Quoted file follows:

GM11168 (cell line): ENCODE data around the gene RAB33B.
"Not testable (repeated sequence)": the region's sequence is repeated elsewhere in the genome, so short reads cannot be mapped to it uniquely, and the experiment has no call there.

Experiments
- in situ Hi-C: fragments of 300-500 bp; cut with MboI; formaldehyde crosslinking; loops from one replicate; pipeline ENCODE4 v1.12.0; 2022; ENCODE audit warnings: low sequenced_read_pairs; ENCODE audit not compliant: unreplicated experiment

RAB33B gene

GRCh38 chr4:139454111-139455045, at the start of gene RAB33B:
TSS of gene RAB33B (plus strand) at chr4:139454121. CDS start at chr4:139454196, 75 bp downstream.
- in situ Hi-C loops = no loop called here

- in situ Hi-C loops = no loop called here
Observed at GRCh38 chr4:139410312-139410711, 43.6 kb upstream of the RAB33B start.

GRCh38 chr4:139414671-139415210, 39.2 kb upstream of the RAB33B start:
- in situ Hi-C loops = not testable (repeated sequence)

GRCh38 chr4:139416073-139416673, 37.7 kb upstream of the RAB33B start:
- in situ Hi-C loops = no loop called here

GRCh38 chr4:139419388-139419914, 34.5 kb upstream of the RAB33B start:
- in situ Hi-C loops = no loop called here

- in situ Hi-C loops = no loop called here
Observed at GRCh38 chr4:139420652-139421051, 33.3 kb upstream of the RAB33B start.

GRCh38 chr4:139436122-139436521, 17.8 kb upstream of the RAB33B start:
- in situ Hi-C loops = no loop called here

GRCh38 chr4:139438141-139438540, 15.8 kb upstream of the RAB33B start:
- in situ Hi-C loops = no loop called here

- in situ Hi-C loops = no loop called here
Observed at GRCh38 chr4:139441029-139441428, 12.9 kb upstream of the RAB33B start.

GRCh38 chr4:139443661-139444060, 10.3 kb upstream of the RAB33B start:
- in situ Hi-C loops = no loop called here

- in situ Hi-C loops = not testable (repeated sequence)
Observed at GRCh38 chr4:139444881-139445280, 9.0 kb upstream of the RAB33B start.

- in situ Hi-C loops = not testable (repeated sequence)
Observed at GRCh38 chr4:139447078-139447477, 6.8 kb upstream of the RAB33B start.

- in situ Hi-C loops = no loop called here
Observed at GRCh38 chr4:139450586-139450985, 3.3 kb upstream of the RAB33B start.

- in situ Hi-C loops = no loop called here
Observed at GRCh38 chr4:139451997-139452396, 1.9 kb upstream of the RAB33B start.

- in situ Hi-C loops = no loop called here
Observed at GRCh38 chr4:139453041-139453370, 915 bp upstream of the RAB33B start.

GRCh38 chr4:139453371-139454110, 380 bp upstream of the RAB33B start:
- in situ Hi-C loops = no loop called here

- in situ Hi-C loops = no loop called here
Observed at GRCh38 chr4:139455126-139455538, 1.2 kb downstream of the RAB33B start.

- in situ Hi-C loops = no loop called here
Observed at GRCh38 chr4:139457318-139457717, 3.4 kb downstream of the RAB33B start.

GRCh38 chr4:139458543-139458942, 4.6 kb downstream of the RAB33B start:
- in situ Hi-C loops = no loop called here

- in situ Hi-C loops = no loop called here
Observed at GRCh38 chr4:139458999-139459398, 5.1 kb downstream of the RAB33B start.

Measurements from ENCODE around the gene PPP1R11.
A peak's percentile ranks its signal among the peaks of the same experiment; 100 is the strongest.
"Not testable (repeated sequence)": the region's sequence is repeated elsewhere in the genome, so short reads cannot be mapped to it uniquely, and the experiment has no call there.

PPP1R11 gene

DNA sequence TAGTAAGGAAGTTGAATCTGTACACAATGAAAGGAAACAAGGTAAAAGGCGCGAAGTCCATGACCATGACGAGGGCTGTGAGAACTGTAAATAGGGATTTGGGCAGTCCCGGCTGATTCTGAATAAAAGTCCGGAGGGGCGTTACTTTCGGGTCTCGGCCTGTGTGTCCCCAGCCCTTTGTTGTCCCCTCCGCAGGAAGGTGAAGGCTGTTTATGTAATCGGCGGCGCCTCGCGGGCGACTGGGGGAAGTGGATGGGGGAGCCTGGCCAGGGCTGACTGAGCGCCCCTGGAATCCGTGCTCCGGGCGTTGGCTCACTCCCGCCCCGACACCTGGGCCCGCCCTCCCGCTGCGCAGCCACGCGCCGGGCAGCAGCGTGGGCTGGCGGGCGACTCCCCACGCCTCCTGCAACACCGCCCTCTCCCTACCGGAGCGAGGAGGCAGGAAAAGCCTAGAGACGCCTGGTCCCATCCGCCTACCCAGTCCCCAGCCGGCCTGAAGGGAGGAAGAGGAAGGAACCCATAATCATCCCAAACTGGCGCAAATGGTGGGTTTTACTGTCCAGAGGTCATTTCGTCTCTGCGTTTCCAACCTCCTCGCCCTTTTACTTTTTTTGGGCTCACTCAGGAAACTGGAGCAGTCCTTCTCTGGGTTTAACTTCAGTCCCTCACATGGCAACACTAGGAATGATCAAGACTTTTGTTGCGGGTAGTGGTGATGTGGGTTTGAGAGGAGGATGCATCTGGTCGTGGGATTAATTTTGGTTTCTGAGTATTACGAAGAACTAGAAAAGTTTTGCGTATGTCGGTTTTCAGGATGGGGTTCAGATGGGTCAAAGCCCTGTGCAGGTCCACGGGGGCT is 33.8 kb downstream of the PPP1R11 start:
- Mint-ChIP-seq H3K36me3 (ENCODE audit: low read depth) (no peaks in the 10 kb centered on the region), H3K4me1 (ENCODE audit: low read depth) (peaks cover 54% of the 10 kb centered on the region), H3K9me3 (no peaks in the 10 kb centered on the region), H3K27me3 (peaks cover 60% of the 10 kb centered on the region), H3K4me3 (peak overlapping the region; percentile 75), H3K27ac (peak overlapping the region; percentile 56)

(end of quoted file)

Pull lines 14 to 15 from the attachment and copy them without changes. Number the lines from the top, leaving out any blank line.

- in situ Hi-C loops = no loop called here

GRCh38 chr4:139419388-139419914, 34.5 kb upstream of the RAB33B start: